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Driving
  • So, 28 years after my first 6 driving lessons, I have my seventh booked for this Sunday. I don’t know why I didn’t ever get around to it again, but in a nutshell my twenties were spent on the piss and my thirties were spent on the Korean subway. Anyway, I’m anticipating the rest of my forties being spent taxiing my offspring here and there, so I’m determined to sort it out. I have new glasses, a good instructor (she’s a neighbour whose daughter is best friend’s with mine, and she is very experienced - mostly, I trust her to be honest with me) and I’m ready to go! Any advice? I basically know nothing.

  • Good luck, Nick! I have no advice (how could I - I haven’t had a single driving lesson), but S. is in the process of learning now: he had his first five or six lessons over the past month or two, and in fact just passed his theory exam today! The practical part doesn’t seem to be coming very easily for him - in fact, his instructor was so unimpressed by his efforts of using a stick that he talked him into learning to drive an automatic (which I guess is slowly becoming more widespread in Europe). But then again, it seems that the customers they are used to are 17-year olds who practice privately with their parents between lessons, rather than 36-year olds who have never had an opportunity to practice outside of lessons. But despite the fact that it’s going a bit slowly, he does actually seem to be enjoying the process!

  • Despite what your instructor may tell you, driving on the right side of the road is the correct way.

    Just kidding, I wish you good luck. I had driving lessons when I was in high school, and I think the two things I needed help on was on turning, moving one hand over the other instead of doing it with both hands on the wheel - and just the basic sense of focusing on what’s up ahead of you, and keeping a reasonable distance behind the car in front of you. That, and if you want to pass someone you need to speed up while you’re doing it. Some things are probably already second nature to you. The other finer points you almost learn subconsciously Driving in Britain is probably a little more polite than the Mad max style driving we have at times in America.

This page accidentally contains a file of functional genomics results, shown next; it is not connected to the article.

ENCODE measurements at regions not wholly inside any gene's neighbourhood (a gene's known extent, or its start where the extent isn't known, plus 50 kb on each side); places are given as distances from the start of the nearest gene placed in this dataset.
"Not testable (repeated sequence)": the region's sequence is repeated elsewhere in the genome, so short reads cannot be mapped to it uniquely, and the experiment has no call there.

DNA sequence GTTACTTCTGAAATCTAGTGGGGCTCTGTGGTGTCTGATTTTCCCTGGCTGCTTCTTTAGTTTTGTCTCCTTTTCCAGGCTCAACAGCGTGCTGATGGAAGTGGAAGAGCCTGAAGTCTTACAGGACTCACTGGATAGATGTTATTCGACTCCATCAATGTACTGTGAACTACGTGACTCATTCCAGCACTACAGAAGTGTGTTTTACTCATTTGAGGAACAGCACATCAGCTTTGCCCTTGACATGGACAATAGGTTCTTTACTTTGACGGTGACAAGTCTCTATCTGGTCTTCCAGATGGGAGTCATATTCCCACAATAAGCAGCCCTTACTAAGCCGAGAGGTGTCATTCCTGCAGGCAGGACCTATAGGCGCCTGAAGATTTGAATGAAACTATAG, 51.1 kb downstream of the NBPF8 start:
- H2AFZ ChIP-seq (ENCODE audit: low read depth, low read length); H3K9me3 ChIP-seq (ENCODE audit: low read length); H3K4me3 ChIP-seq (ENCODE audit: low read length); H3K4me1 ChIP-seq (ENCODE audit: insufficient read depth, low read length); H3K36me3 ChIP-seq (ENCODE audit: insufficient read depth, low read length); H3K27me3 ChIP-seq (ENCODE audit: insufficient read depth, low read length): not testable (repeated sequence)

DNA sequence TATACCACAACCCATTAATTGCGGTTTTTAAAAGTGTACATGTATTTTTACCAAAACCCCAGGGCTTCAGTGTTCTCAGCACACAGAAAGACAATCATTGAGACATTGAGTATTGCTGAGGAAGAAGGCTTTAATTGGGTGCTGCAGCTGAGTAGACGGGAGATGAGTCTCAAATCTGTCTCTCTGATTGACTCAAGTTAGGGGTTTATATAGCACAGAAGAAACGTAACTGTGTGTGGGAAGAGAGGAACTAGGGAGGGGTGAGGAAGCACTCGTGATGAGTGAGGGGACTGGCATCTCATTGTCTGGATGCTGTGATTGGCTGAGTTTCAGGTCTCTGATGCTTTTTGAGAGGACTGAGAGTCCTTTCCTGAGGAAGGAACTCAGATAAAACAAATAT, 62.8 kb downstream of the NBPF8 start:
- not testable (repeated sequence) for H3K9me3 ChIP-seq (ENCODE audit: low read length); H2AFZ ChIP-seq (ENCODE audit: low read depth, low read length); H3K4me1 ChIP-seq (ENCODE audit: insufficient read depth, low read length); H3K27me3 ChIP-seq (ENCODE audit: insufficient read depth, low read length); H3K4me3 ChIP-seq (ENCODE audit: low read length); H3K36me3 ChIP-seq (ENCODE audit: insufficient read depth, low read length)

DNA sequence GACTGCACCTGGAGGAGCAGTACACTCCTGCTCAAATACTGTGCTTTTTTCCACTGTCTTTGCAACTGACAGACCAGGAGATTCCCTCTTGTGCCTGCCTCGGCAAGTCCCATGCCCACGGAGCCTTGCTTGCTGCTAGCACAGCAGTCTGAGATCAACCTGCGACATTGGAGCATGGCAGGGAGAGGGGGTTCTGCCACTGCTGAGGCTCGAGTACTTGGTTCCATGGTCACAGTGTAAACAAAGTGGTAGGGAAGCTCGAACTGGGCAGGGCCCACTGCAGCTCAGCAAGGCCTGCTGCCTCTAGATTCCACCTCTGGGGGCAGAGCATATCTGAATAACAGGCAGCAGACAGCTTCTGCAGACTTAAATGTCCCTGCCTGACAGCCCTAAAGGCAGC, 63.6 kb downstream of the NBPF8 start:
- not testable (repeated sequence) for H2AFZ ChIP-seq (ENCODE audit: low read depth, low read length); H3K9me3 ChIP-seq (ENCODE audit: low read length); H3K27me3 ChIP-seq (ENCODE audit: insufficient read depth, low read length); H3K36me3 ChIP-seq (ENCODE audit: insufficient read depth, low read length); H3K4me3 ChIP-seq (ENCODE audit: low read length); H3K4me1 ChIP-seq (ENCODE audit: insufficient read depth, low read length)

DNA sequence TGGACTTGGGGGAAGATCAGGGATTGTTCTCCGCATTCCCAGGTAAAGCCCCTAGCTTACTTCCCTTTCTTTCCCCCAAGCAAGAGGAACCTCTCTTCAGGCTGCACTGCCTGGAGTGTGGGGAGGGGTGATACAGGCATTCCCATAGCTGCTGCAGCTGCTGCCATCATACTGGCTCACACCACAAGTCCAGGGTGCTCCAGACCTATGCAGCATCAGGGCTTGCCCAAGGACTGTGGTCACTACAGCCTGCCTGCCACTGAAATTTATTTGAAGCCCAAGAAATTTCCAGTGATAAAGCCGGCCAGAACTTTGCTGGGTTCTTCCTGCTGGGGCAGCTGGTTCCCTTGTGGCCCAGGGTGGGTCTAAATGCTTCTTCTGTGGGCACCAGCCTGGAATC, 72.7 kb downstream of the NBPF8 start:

I need to get my license back because it is one of the things revoked when my parents did all the legal shenanigans to become my guardians when I was in the hospital, and I’m a little leery of the whole process it might take to get it back, and get used to driving again. But aside from tentativeness and jerkiness you may have at the beginning trying to brake and accelerate you settle into it pretty easily.

    (yeah and I only learned on an automatic, not stick, which probably made it a lot easier)

  • I haven’t driven much in the past 3 years and I can’t say I miss it much. It is probably useful in hauling large objects/children/etc, though. My advice is to keep an even keel, slow it down and take it easy. Beware of assholes (95% of all drivers).